In education we must be aware of the Law of Unintended Consequences. Our words and actions have power. We may not be able to control each resulting ripple, but it is our responsibility to think it through, consider it, be intentional in our work.
What are your thoughts about the Law of Unintended Consequences? Where does it apply to your work, your planning, your best hopes?
Monday, December 22, 2014
What is a superhero?
Their conversations during the various phases of this discussion were awe-inspiring. They thought deeply about heroism, super-heroism, humanity, the forces of good and evil, and their own belief systems.
Each time they thought they had a clear answer to the question; another facet would rise up creating more layers of questions and fewer answers. One of my favorite unanswerable questions that came from this ongoing discussion was:
Is Kal-El a superhero?
Kal-El was a boy on the planet Krypton without special powers. Due to a brief ride through space, and a shift in gravity, he was graced with incredible strength and some laser vision and became what we know as Superman. But as Kal-El—is he a superhero? If one characteristic of a superhero is that she or he have super powers, can we count Kal-El? If we can’t count Kal-El until he lands on Earth and becomes Superman, can we say he is a superhero?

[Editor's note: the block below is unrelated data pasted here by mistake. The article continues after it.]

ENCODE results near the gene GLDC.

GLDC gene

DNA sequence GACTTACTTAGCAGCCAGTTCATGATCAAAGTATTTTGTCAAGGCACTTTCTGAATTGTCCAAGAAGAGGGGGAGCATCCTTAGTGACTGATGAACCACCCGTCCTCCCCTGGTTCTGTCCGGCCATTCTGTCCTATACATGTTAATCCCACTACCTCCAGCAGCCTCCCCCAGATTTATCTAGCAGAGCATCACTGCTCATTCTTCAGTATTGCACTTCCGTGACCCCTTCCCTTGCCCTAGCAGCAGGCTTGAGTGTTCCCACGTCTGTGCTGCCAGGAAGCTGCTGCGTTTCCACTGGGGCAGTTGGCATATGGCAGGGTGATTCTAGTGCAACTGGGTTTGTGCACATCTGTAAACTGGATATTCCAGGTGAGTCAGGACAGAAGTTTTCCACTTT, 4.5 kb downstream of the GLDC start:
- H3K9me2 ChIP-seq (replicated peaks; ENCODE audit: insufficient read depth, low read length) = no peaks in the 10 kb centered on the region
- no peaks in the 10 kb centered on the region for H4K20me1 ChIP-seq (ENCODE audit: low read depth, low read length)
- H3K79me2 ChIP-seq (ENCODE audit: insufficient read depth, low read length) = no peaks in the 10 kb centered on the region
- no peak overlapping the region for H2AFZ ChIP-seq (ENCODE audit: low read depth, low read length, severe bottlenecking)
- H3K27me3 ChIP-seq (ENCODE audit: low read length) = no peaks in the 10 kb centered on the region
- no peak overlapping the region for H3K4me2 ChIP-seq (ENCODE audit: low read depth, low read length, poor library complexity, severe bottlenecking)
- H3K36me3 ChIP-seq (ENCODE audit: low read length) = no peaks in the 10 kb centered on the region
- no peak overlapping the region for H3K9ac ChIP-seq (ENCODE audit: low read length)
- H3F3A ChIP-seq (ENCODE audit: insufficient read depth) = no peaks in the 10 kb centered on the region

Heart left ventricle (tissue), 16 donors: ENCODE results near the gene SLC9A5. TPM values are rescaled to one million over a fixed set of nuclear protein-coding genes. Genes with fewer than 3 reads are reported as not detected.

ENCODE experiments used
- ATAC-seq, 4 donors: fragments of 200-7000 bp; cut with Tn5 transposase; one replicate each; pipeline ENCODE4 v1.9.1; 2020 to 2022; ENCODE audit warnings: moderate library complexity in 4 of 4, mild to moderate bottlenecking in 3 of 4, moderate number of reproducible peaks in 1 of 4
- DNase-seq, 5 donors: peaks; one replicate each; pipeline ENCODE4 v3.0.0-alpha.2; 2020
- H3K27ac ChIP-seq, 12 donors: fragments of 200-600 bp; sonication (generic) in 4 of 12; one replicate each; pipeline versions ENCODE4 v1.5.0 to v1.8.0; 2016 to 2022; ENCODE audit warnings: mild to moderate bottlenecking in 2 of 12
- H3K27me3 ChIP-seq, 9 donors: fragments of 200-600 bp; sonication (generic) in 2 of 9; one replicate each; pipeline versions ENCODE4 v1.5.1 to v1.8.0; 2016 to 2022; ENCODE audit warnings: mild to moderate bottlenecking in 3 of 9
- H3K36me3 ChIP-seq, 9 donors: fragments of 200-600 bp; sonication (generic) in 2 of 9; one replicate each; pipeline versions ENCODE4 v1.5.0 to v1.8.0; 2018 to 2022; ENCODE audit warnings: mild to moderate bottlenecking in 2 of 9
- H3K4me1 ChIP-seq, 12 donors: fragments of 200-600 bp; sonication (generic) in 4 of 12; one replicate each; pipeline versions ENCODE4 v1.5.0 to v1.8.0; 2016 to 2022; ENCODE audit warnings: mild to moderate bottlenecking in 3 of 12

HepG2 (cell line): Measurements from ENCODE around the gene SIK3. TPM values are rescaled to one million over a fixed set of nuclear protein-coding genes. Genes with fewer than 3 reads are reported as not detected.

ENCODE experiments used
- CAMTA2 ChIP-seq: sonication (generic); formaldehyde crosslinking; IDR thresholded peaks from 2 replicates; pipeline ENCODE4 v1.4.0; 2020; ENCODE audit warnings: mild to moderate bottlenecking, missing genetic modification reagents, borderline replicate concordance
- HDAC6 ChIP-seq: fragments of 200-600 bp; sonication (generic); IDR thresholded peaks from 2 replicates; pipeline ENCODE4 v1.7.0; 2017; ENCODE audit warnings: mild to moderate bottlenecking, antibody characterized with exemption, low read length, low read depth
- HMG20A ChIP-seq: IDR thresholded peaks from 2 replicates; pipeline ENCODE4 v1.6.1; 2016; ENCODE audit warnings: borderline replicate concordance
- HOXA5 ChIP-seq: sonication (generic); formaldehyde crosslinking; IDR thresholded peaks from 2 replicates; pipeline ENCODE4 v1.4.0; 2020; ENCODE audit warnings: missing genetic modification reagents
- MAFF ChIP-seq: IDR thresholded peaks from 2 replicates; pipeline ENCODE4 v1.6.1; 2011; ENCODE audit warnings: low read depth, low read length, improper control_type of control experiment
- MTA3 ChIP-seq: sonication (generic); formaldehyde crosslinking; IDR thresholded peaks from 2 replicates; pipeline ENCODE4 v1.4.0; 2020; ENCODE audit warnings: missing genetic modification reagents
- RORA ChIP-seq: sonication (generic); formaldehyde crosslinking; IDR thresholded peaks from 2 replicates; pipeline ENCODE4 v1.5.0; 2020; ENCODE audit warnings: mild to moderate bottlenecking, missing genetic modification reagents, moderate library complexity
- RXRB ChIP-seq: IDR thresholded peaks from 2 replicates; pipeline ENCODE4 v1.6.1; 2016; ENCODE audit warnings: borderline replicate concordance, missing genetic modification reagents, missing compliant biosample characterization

The beauty of this question for my students at the time was the possibility of either answer.
If Kal-El was superhero because of his potential on another planet—then aren’t we all superheroes just waiting for a new planet?
If Kal-El is not a superhero and Superman is—then doesn’t that mean we can all be come a superhero if the right things happen to us? Are we all just waiting for the right circumstance to reveal our powers?
If Kal-El isn’t a superhero and Superman is likewise NOT a superhero—then what does that mean for the definition of superheroes? Can we honestly say that Superman is not super-heroic? If we cannot, then what is super-heroism exactly?